This protest followed the violent mob that prevented libertarian commentator Milo Yiannapoulis from speaking at the University of California at Berkeley. The mob decided that he engaged in hate speech and, hence, other people did not have the right to hear him speak, even at a state-owned campus. His alleged hate speech consisted of such obvious points as criticizing Muslim countries that condemn gay people to death (Yiannapoulis is gay), challenging Facebook for censoring its customers, and arguing that mass third world immigration is bad for the hosts.
  
It is odd that protesters thought that Murray’s discussion on the white working class should not be accessible because of his prior work on intelligence and race. It is odd too that there was so little interest in hearing about the prior work, especially since his conclusions are likely true and relevant to today’s incessant discussions of race, class, and immigration.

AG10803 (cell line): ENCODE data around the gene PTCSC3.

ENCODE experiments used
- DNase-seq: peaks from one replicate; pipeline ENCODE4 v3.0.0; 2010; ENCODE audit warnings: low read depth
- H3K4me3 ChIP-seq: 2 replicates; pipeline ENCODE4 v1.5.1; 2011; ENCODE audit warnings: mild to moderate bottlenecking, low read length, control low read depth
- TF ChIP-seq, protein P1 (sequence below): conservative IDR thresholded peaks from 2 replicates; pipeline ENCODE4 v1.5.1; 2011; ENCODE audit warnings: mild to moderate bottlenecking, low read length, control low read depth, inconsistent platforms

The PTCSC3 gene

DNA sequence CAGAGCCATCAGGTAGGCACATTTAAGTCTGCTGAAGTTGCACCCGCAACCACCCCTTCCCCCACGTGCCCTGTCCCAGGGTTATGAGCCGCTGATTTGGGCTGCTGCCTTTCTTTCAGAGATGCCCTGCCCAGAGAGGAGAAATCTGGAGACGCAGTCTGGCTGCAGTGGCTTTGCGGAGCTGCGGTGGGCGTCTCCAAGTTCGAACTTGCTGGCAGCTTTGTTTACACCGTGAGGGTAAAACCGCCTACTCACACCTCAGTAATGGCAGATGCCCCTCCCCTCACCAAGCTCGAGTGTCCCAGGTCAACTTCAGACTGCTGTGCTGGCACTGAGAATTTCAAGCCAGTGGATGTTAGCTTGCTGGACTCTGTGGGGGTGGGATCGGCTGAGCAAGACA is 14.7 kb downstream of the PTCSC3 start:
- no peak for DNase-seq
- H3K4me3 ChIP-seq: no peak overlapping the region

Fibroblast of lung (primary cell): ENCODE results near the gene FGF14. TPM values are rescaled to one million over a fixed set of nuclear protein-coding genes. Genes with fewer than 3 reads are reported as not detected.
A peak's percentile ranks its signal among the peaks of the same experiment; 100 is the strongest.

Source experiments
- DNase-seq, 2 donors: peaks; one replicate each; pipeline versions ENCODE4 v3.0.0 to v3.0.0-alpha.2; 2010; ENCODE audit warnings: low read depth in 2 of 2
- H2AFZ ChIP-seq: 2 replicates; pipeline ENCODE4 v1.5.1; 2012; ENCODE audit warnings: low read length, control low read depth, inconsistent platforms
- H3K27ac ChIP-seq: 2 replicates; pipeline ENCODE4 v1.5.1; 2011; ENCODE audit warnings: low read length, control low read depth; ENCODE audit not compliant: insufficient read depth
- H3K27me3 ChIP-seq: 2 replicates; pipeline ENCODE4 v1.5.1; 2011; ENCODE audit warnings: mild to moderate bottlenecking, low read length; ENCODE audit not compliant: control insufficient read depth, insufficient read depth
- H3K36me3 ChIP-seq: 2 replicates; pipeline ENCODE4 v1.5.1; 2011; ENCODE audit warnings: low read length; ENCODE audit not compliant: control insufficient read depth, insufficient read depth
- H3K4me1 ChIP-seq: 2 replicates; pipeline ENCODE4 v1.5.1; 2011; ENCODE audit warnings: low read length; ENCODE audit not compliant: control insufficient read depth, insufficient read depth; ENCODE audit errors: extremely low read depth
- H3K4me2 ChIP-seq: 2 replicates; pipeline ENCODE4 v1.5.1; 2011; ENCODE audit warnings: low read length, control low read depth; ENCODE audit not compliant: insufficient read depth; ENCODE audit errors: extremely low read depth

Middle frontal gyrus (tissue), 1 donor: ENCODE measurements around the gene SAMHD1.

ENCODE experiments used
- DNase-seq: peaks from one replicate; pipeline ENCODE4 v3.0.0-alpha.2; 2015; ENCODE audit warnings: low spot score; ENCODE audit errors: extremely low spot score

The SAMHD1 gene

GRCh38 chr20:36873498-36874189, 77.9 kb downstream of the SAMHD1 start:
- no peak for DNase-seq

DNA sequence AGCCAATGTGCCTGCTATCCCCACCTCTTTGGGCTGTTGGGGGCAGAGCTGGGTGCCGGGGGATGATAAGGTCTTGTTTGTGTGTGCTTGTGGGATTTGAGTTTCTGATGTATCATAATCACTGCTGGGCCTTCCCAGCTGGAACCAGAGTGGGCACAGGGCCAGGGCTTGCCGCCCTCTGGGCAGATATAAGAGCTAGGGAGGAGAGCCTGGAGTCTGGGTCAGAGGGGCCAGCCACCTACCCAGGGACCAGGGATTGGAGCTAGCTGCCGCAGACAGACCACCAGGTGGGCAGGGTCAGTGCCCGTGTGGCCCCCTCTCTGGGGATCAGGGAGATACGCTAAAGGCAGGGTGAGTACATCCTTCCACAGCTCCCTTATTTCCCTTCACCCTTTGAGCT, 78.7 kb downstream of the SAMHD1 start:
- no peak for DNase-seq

The first thing to notice about the protests against Murray is the degree to which his findings in the controversial part of The Bell Curve: Intelligence and Class Structure in American Life (1994) have held up. Leaving aside what most of the book was about (isolation of the cognitive elite), critics attacked Murray for claiming that (1) differences in intelligence are in part heritable and (2) races have different distributions of intelligence and the differences is in part heritable (more specifically, not known to be purely environmental). The first claim is widely accepted. The second is plausible.